Gothic revival

Dec. 1, 2006
Curtis High School, New York City, is a 104-year-old school that is a New York State-designated landmark. A specially trained forensic team of architects

Curtis High School, New York City, is a 104-year-old school that is a New York State-designated landmark. A specially trained forensic team of architects and engineers was chosen to restore the six-building complex.

The team devised engineering systems to make the buildings safe, to right the out-of-plumb main building tower, and to transfer load-bearing from the limestone, brick and terra-cotta facades to masonry walls and steel girders. It also designed 900 separate molds to replace decorative terra-cotta facade pieces. The design effort helped re-fashion 11,500 gargoyles, grotesques, figurines and other facade pieces — all while school remained in session.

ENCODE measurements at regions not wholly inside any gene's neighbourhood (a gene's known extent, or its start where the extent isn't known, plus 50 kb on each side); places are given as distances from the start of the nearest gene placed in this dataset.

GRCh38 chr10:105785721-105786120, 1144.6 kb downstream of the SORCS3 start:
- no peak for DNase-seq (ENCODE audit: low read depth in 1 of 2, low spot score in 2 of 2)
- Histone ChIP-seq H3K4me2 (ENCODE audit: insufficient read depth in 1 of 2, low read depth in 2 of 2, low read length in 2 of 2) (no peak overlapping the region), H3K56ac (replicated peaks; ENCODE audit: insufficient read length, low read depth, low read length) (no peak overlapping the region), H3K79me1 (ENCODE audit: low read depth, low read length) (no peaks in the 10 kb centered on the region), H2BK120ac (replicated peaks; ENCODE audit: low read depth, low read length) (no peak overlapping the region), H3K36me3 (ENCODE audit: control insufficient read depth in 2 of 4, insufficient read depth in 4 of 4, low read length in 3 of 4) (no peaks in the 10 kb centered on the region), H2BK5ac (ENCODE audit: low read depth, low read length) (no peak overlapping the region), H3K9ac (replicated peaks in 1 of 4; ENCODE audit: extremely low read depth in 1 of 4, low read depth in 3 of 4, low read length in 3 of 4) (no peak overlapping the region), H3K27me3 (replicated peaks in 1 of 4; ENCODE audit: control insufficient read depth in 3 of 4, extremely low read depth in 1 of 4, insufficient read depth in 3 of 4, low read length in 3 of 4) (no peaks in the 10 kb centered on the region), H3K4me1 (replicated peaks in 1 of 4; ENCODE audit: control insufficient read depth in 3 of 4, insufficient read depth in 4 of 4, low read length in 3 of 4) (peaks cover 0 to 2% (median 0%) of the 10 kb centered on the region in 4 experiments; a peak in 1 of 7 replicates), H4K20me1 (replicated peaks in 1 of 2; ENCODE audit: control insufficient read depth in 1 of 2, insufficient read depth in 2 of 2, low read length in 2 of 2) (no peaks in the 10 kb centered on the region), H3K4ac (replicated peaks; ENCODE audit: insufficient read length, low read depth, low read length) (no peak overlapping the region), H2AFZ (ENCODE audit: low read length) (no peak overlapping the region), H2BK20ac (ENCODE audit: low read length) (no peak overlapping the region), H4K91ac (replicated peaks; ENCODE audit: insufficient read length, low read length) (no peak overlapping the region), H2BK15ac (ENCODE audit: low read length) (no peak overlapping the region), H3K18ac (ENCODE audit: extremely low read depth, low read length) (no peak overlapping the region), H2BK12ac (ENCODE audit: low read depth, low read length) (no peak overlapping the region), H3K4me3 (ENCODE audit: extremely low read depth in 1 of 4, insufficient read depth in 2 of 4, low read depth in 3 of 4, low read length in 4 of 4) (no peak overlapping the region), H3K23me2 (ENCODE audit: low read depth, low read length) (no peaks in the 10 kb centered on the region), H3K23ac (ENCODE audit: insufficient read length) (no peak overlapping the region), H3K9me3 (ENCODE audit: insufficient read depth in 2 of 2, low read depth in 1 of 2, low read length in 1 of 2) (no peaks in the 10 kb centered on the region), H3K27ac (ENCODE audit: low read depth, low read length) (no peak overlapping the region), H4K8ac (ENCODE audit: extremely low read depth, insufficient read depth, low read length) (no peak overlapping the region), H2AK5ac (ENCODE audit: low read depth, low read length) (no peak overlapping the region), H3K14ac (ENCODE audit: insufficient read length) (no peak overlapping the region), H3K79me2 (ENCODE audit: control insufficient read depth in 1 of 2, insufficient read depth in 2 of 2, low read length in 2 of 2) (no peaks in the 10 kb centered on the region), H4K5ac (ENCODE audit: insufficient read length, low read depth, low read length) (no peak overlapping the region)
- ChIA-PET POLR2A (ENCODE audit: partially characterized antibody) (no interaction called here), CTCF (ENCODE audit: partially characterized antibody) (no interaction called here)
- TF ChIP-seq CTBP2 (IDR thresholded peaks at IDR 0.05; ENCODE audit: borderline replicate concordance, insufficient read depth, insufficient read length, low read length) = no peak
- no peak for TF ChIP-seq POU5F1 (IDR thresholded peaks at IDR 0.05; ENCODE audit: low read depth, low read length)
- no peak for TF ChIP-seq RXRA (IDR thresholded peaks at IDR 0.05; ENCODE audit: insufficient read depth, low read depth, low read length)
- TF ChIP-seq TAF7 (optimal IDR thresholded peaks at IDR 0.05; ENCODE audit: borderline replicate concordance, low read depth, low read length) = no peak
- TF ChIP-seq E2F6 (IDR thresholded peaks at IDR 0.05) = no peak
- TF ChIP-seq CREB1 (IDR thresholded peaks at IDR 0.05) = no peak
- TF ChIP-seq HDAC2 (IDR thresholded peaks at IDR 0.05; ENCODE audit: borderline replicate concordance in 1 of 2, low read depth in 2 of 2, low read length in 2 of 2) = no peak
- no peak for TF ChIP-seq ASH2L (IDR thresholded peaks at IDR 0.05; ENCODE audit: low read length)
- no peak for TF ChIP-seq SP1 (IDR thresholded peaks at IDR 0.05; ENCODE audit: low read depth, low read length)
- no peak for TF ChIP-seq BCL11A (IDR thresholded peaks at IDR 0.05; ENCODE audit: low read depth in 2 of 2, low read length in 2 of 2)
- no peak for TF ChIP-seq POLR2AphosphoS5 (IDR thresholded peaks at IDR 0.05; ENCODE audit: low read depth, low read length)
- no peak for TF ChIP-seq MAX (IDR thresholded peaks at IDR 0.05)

The team gutted the three-story projecting window bay in the 50,000-square-foot classroom building and inserted a structural tube system to transfer exterior wall loads back to primary concrete beams. The reconstructed terra-cotta exterior visually matches the original.

The architect for this project is STV (New York City).

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